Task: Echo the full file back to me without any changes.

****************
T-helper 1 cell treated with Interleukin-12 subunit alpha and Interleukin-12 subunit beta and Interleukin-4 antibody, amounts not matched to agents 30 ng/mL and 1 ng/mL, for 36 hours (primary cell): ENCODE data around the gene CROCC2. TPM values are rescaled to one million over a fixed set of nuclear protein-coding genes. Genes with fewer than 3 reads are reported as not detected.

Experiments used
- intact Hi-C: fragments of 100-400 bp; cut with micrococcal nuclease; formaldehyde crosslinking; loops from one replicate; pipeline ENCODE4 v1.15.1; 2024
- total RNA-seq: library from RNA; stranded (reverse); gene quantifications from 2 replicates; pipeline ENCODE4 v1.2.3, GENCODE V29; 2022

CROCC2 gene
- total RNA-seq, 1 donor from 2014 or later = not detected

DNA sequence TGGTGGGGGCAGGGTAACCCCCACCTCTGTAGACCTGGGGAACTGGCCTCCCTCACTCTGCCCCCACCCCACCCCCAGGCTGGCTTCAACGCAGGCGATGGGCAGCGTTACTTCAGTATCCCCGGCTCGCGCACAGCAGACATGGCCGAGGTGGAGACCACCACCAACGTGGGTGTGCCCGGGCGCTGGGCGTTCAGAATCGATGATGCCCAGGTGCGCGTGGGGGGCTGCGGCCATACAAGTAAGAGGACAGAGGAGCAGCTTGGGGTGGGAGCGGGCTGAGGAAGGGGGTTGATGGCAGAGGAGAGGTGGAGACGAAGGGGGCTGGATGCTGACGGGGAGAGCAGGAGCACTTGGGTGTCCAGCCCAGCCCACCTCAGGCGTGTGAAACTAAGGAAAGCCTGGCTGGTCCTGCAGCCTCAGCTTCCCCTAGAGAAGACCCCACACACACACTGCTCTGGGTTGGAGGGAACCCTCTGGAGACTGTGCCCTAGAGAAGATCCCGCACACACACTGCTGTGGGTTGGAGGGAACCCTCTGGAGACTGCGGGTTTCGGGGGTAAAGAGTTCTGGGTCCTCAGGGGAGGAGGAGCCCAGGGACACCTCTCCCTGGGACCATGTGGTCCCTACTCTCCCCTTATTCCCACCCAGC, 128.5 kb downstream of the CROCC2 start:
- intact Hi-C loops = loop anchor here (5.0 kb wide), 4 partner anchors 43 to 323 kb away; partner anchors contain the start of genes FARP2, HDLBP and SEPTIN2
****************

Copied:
T-helper 1 cell treated with Interleukin-12 subunit alpha and Interleukin-12 subunit beta and Interleukin-4 antibody, amounts not matched to agents 30 ng/mL and 1 ng/mL, for 36 hours (primary cell): ENCODE data around the gene CROCC2. TPM values are rescaled to one million over a fixed set of nuclear protein-coding genes. Genes with fewer than 3 reads are reported as not detected.

Experiments used
- intact Hi-C: fragments of 100-400 bp; cut with micrococcal nuclease; formaldehyde crosslinking; loops from one replicate; pipeline ENCODE4 v1.15.1; 2024
- total RNA-seq: library from RNA; stranded (reverse); gene quantifications from 2 replicates; pipeline ENCODE4 v1.2.3, GENCODE V29; 2022

CROCC2 gene
- total RNA-seq, 1 donor from 2014 or later = not detected

DNA sequence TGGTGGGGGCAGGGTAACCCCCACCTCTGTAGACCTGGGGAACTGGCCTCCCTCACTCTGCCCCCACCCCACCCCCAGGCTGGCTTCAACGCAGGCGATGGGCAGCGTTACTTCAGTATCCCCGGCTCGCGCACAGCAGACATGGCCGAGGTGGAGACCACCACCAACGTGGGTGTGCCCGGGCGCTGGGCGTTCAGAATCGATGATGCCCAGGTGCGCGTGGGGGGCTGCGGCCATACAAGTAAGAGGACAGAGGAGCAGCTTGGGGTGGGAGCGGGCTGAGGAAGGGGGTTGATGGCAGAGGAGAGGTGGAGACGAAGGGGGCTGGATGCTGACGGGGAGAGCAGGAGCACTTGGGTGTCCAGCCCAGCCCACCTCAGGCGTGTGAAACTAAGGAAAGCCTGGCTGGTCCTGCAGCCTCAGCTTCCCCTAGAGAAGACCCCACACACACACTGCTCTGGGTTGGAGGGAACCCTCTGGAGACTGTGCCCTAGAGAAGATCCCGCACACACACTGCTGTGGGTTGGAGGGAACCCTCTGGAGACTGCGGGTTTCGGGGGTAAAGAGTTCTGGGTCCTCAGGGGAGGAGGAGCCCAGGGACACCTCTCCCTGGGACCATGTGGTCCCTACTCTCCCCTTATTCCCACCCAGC, 128.5 kb downstream of the CROCC2 start:
- intact Hi-C loops = loop anchor here (5.0 kb wide), 4 partner anchors 43 to 323 kb away; partner anchors contain the start of genes FARP2, HDLBP and SEPTIN2